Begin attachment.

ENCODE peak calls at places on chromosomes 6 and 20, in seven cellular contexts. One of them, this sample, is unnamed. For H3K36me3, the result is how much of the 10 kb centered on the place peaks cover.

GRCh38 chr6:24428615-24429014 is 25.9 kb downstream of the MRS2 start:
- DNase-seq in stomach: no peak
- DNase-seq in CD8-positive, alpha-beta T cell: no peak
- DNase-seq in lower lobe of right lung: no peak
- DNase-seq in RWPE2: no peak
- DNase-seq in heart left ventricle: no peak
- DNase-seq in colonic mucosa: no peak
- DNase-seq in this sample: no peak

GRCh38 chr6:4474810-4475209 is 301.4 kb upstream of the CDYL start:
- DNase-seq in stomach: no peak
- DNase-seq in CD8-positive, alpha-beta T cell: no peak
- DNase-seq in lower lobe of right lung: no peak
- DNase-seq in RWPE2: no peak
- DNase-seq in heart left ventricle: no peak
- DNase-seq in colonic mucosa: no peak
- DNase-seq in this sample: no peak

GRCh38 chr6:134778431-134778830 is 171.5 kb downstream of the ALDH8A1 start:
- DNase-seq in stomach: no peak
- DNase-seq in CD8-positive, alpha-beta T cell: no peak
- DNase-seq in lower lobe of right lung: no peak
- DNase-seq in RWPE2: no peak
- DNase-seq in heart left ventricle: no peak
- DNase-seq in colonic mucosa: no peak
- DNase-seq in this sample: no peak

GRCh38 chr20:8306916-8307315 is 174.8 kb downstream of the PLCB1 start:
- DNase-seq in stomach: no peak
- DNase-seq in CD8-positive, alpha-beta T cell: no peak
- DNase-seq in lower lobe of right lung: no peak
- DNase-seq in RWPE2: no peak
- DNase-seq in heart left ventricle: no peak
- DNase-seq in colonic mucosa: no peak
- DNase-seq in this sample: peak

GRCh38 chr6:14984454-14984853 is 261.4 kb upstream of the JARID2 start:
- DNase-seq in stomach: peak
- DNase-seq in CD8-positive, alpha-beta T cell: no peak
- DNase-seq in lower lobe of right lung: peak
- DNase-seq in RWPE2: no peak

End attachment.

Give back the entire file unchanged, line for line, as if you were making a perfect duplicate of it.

ENCODE peak calls at places on chromosomes 6 and 20, in seven cellular contexts. One of them, this sample, is unnamed. For H3K36me3, the result is how much of the 10 kb centered on the place peaks cover.

GRCh38 chr6:24428615-24429014 is 25.9 kb downstream of the MRS2 start:
- DNase-seq in stomach: no peak
- DNase-seq in CD8-positive, alpha-beta T cell: no peak
- DNase-seq in lower lobe of right lung: no peak
- DNase-seq in RWPE2: no peak
- DNase-seq in heart left ventricle: no peak
- DNase-seq in colonic mucosa: no peak
- DNase-seq in this sample: no peak

GRCh38 chr6:4474810-4475209 is 301.4 kb upstream of the CDYL start:
- DNase-seq in stomach: no peak
- DNase-seq in CD8-positive, alpha-beta T cell: no peak
- DNase-seq in lower lobe of right lung: no peak
- DNase-seq in RWPE2: no peak
- DNase-seq in heart left ventricle: no peak
- DNase-seq in colonic mucosa: no peak
- DNase-seq in this sample: no peak

GRCh38 chr6:134778431-134778830 is 171.5 kb downstream of the ALDH8A1 start:
- DNase-seq in stomach: no peak
- DNase-seq in CD8-positive, alpha-beta T cell: no peak
- DNase-seq in lower lobe of right lung: no peak
- DNase-seq in RWPE2: no peak
- DNase-seq in heart left ventricle: no peak
- DNase-seq in colonic mucosa: no peak
- DNase-seq in this sample: no peak

GRCh38 chr20:8306916-8307315 is 174.8 kb downstream of the PLCB1 start:
- DNase-seq in stomach: no peak
- DNase-seq in CD8-positive, alpha-beta T cell: no peak
- DNase-seq in lower lobe of right lung: no peak
- DNase-seq in RWPE2: no peak
- DNase-seq in heart left ventricle: no peak
- DNase-seq in colonic mucosa: no peak
- DNase-seq in this sample: peak

GRCh38 chr6:14984454-14984853 is 261.4 kb upstream of the JARID2 start:
- DNase-seq in stomach: peak
- DNase-seq in CD8-positive, alpha-beta T cell: no peak
- DNase-seq in lower lobe of right lung: peak
- DNase-seq in RWPE2: no peak